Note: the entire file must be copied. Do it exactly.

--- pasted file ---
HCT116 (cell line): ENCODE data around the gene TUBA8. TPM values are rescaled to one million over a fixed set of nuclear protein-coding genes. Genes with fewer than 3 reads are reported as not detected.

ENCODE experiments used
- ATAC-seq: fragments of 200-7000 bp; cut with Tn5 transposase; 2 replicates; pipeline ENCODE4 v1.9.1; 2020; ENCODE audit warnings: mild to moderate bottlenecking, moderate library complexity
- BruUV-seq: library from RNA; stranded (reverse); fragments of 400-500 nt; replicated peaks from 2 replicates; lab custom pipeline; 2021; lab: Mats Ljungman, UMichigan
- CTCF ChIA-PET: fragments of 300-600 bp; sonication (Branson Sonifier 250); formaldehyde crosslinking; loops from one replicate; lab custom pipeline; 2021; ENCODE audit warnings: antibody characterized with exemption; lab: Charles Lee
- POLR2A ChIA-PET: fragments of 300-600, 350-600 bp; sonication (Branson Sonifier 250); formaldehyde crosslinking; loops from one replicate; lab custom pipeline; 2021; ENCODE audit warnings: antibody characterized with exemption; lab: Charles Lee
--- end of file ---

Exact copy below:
HCT116 (cell line): ENCODE data around the gene TUBA8. TPM values are rescaled to one million over a fixed set of nuclear protein-coding genes. Genes with fewer than 3 reads are reported as not detected.

ENCODE experiments used
- ATAC-seq: fragments of 200-7000 bp; cut with Tn5 transposase; 2 replicates; pipeline ENCODE4 v1.9.1; 2020; ENCODE audit warnings: mild to moderate bottlenecking, moderate library complexity
- BruUV-seq: library from RNA; stranded (reverse); fragments of 400-500 nt; replicated peaks from 2 replicates; lab custom pipeline; 2021; lab: Mats Ljungman, UMichigan
- CTCF ChIA-PET: fragments of 300-600 bp; sonication (Branson Sonifier 250); formaldehyde crosslinking; loops from one replicate; lab custom pipeline; 2021; ENCODE audit warnings: antibody characterized with exemption; lab: Charles Lee
- POLR2A ChIA-PET: fragments of 300-600, 350-600 bp; sonication (Branson Sonifier 250); formaldehyde crosslinking; loops from one replicate; lab custom pipeline; 2021; ENCODE audit warnings: antibody characterized with exemption; lab: Charles Lee